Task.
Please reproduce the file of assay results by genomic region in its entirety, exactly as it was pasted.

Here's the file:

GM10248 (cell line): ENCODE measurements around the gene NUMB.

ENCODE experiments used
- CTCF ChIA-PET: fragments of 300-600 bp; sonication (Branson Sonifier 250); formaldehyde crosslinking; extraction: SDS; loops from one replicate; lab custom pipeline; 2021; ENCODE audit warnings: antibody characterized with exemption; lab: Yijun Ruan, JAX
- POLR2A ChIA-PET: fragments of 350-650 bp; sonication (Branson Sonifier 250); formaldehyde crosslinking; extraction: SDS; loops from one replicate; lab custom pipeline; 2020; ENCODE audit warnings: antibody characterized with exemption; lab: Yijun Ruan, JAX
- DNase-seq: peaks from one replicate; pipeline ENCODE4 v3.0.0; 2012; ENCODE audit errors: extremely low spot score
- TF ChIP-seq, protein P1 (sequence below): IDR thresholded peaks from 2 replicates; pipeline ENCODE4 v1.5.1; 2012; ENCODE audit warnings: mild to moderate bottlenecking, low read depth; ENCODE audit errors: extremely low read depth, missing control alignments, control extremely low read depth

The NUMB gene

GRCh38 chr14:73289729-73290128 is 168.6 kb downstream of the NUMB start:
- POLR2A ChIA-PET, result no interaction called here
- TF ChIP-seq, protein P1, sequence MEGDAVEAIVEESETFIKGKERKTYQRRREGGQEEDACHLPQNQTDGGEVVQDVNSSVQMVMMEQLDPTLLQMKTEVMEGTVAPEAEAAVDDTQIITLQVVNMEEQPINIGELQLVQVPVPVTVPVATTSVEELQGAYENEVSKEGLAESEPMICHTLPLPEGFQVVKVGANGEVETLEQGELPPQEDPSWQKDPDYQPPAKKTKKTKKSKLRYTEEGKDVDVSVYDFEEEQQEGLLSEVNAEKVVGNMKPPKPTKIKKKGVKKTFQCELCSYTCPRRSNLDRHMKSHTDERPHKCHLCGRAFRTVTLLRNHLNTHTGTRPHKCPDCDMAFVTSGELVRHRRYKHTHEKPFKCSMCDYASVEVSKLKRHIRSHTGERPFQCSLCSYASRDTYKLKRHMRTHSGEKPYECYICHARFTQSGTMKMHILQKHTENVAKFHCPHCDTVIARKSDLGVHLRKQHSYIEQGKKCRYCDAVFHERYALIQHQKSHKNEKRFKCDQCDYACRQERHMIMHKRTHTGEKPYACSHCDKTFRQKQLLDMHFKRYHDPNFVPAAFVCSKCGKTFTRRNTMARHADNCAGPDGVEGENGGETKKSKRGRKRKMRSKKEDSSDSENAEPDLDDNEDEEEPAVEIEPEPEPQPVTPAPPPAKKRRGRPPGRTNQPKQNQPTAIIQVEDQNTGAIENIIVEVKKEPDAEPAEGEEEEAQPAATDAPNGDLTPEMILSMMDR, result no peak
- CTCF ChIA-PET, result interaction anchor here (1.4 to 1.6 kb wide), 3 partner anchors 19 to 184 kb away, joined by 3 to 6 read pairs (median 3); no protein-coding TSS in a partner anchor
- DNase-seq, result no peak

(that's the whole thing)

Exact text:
GM10248 (cell line): ENCODE measurements around the gene NUMB.

ENCODE experiments used
- CTCF ChIA-PET: fragments of 300-600 bp; sonication (Branson Sonifier 250); formaldehyde crosslinking; extraction: SDS; loops from one replicate; lab custom pipeline; 2021; ENCODE audit warnings: antibody characterized with exemption; lab: Yijun Ruan, JAX
- POLR2A ChIA-PET: fragments of 350-650 bp; sonication (Branson Sonifier 250); formaldehyde crosslinking; extraction: SDS; loops from one replicate; lab custom pipeline; 2020; ENCODE audit warnings: antibody characterized with exemption; lab: Yijun Ruan, JAX
- DNase-seq: peaks from one replicate; pipeline ENCODE4 v3.0.0; 2012; ENCODE audit errors: extremely low spot score
- TF ChIP-seq, protein P1 (sequence below): IDR thresholded peaks from 2 replicates; pipeline ENCODE4 v1.5.1; 2012; ENCODE audit warnings: mild to moderate bottlenecking, low read depth; ENCODE audit errors: extremely low read depth, missing control alignments, control extremely low read depth

The NUMB gene

GRCh38 chr14:73289729-73290128 is 168.6 kb downstream of the NUMB start:
- POLR2A ChIA-PET, result no interaction called here
- TF ChIP-seq, protein P1, sequence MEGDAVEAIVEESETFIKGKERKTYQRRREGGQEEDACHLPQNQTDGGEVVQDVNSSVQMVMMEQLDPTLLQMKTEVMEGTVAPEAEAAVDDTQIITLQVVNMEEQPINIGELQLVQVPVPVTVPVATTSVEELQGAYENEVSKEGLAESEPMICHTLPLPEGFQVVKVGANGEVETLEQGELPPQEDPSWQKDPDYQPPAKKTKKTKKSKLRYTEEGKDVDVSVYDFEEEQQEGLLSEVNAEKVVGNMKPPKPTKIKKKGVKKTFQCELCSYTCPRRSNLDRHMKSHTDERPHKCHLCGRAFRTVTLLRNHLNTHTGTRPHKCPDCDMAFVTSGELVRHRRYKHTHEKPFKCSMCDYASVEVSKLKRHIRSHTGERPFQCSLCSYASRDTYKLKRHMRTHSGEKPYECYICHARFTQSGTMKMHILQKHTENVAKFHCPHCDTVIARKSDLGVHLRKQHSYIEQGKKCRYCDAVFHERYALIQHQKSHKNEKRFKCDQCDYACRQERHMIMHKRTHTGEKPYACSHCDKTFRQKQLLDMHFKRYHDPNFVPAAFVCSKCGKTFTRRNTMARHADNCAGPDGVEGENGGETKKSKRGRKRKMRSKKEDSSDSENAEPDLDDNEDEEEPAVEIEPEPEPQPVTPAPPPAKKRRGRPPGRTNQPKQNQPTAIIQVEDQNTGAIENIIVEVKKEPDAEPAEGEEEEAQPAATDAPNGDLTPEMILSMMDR, result no peak
- CTCF ChIA-PET, result interaction anchor here (1.4 to 1.6 kb wide), 3 partner anchors 19 to 184 kb away, joined by 3 to 6 read pairs (median 3); no protein-coding TSS in a partner anchor
- DNase-seq, result no peak